Romanticization of excess …. and yet. 
My East of Eden outfit.
Who can know the heart of youth but youth itself.
Magical life-breathe.
Gregory Corso, Allen Ginsberg, and William Burroughs were all…
The Moon had turned blood red.
Natural Gravitation // Gerard Malanga.
He was holding a carton on milk, as if he were about to pour it in the saucers of his eyes.
Memento Mori // Remember we are mortal.
It wasn’t easy for him to sever our physical ties, I knew that.
Extremely Caustic.
Robert felt a part of our equation.
Patti Smith to Janis Joplin
I was working real hard
To show the world what I could do
Oh I guess I never dreamed
I’d have to
World spins some photographs
How I love to laugh when the crowd laughs
While love slips through
A theatre that is full
But oh baby
When the crowd goes home
And I turn in and I realize I’m alone
I can’t believe
I had to sacrifice you
Investing the homosexual with grandeur, masculinity, and enviable nobility. Without affection, he created a presences that was wholly male without sacrificing feminine grace.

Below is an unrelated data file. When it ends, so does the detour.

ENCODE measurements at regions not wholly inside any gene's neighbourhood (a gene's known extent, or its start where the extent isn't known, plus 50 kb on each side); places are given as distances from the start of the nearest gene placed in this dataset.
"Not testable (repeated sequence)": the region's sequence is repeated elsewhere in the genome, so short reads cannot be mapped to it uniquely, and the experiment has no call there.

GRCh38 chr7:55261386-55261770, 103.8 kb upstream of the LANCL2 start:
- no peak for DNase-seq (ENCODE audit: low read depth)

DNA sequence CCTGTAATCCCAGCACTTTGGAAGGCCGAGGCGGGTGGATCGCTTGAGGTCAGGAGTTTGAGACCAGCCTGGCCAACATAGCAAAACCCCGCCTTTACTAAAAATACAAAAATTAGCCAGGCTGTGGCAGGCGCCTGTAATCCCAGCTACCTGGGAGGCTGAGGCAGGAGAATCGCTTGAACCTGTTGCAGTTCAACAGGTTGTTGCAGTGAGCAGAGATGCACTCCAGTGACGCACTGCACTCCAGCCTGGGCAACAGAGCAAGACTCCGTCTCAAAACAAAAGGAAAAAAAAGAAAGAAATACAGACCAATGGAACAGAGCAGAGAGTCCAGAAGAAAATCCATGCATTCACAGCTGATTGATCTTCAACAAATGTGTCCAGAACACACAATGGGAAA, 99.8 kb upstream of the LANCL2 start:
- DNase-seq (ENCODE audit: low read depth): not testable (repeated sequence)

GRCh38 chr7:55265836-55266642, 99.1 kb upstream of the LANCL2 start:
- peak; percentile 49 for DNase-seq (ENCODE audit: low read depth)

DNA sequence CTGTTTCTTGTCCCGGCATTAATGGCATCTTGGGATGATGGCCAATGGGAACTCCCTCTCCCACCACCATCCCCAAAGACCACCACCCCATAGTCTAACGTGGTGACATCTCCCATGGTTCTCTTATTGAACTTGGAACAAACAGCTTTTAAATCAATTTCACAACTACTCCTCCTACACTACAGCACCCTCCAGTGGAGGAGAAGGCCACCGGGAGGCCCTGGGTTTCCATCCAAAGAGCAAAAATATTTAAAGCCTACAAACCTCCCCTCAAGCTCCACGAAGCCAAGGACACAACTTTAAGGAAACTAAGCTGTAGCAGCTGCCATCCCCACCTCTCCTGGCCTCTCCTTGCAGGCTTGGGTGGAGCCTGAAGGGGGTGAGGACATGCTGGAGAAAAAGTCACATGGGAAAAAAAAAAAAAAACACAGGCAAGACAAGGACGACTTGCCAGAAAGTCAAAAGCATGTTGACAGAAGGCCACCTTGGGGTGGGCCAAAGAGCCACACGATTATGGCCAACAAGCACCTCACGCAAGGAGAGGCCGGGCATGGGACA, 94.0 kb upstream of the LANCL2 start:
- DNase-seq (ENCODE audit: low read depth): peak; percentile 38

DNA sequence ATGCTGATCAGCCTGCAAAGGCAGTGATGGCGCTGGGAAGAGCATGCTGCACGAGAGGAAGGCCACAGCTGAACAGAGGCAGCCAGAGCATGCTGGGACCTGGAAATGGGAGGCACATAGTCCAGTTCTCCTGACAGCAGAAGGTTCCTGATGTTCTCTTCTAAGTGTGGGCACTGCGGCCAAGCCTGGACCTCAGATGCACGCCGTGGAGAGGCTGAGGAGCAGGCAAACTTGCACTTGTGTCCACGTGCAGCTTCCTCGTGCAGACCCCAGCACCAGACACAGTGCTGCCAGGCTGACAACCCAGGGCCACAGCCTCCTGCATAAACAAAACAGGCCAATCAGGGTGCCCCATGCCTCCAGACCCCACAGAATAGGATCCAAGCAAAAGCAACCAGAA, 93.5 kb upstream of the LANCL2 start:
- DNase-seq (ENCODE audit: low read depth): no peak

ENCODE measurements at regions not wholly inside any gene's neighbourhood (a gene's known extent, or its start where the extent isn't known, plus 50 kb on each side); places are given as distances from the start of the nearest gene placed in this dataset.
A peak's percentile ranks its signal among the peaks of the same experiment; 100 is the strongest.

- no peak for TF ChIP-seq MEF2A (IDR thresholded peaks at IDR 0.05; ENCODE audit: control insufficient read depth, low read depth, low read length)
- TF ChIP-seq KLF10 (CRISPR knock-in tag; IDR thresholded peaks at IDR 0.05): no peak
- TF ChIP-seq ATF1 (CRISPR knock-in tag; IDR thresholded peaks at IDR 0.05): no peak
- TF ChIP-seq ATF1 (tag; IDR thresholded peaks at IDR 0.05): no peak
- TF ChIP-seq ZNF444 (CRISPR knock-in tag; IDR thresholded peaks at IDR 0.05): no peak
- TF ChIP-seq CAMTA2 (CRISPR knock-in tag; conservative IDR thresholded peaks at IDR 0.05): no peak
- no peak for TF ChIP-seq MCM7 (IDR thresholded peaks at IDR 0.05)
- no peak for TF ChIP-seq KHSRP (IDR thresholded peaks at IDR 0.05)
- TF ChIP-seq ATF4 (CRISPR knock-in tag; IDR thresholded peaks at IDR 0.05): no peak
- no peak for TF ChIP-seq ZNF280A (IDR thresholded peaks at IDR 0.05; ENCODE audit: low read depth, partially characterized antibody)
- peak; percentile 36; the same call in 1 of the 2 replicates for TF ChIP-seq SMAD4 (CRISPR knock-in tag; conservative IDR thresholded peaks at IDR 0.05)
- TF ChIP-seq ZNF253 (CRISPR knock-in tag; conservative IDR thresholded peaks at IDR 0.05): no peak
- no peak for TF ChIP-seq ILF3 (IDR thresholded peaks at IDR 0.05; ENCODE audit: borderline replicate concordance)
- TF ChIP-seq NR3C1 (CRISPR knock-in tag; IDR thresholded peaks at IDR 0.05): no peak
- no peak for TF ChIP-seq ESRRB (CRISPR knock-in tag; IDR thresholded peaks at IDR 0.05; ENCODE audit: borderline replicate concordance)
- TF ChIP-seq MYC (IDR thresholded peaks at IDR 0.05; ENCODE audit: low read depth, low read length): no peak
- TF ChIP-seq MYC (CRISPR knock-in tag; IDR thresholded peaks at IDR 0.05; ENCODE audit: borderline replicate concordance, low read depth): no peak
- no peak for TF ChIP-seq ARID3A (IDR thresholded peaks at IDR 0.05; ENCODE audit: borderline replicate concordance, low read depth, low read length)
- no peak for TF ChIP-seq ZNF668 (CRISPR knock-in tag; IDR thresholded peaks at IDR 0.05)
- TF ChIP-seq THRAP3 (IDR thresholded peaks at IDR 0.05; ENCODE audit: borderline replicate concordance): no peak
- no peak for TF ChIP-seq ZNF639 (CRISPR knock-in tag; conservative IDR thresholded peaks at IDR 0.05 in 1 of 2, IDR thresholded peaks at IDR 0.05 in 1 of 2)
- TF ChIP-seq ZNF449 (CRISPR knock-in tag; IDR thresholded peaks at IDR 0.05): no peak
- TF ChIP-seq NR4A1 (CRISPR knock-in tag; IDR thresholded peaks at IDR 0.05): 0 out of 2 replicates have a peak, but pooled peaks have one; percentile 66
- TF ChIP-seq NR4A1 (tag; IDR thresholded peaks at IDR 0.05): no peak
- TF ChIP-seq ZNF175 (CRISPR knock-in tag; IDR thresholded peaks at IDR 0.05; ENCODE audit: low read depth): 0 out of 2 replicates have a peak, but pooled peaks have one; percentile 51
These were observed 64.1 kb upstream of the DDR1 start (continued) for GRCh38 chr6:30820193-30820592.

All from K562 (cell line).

To imbue homosexuality with mysticism. As Cocteau said of a Genet poem, “His obscenity is never obscene.”
Marianne Faithfull, Anita Pallenberg, Amelia Earhart, Mary Magdalene.
Les Enfants Terrible.
Indefinable devotion.
Often contradiction is the clearest way to truth.
Others sacrificed themselves to drugs and misadventure.
A Season in Hell. At one point I realized I was crying.
All around me the messages written in chalk were dissolving like tears in the rain.
“It’s intoxicating,” he would say. “The power that you can have. There’s a truck line of guys that all want you, and no matter how repulsive they are, feeling that collective desire for oneself is powerful.”
Unruly and impious performances. > The sounds of a scene emerging.
I dressed in a manner that I thought a boy from Delaware would understand: black ballet flats, pink shantung capris, my kelly green silk raincoat, and a violet parasol.
Catholic Medals torn from shaved throats.
I choose Earth.


JUST KIDS, a love story about youth, rock and roll, what it mean to be an artist, and the trials and tribulations that come along for the ride. It was one of the best and most fulfilling reading experiences I have had in a good long time. The novel is a motivator to push me forward, to get off my television saturated brain and think, think about the present and most importantly my future as an artist and human being.